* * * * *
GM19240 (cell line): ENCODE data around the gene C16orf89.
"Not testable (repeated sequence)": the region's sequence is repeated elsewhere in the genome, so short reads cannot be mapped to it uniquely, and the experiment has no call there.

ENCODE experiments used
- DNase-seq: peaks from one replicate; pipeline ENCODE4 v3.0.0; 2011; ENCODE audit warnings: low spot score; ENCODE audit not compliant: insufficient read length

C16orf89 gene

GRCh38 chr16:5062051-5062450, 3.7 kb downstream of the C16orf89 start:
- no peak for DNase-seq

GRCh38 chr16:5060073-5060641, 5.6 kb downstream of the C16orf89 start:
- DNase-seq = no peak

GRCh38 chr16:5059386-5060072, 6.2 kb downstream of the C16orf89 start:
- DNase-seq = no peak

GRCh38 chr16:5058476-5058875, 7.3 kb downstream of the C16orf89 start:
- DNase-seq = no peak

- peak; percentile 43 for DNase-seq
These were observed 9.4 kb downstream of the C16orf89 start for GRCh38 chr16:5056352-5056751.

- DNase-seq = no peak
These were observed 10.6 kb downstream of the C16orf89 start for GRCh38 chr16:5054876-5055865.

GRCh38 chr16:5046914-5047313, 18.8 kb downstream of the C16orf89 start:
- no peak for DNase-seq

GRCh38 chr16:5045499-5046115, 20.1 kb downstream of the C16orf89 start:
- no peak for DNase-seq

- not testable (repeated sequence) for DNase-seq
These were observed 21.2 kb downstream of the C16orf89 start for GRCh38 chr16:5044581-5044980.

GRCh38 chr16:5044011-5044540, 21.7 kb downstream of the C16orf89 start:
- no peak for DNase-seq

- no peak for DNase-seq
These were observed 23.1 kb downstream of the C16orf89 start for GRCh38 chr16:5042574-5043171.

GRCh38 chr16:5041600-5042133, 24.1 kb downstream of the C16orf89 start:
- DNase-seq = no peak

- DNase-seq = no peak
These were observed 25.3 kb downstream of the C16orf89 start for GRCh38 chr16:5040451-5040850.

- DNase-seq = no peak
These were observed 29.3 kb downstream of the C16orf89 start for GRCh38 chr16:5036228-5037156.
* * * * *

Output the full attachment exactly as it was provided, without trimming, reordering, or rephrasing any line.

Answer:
GM19240 (cell line): ENCODE data around the gene C16orf89.
"Not testable (repeated sequence)": the region's sequence is repeated elsewhere in the genome, so short reads cannot be mapped to it uniquely, and the experiment has no call there.

ENCODE experiments used
- DNase-seq: peaks from one replicate; pipeline ENCODE4 v3.0.0; 2011; ENCODE audit warnings: low spot score; ENCODE audit not compliant: insufficient read length

C16orf89 gene

GRCh38 chr16:5062051-5062450, 3.7 kb downstream of the C16orf89 start:
- no peak for DNase-seq

GRCh38 chr16:5060073-5060641, 5.6 kb downstream of the C16orf89 start:
- DNase-seq = no peak

GRCh38 chr16:5059386-5060072, 6.2 kb downstream of the C16orf89 start:
- DNase-seq = no peak

GRCh38 chr16:5058476-5058875, 7.3 kb downstream of the C16orf89 start:
- DNase-seq = no peak

- peak; percentile 43 for DNase-seq
These were observed 9.4 kb downstream of the C16orf89 start for GRCh38 chr16:5056352-5056751.

- DNase-seq = no peak
These were observed 10.6 kb downstream of the C16orf89 start for GRCh38 chr16:5054876-5055865.

GRCh38 chr16:5046914-5047313, 18.8 kb downstream of the C16orf89 start:
- no peak for DNase-seq

GRCh38 chr16:5045499-5046115, 20.1 kb downstream of the C16orf89 start:
- no peak for DNase-seq

- not testable (repeated sequence) for DNase-seq
These were observed 21.2 kb downstream of the C16orf89 start for GRCh38 chr16:5044581-5044980.

GRCh38 chr16:5044011-5044540, 21.7 kb downstream of the C16orf89 start:
- no peak for DNase-seq

- no peak for DNase-seq
These were observed 23.1 kb downstream of the C16orf89 start for GRCh38 chr16:5042574-5043171.

GRCh38 chr16:5041600-5042133, 24.1 kb downstream of the C16orf89 start:
- DNase-seq = no peak

- DNase-seq = no peak
These were observed 25.3 kb downstream of the C16orf89 start for GRCh38 chr16:5040451-5040850.

- DNase-seq = no peak
These were observed 29.3 kb downstream of the C16orf89 start for GRCh38 chr16:5036228-5037156.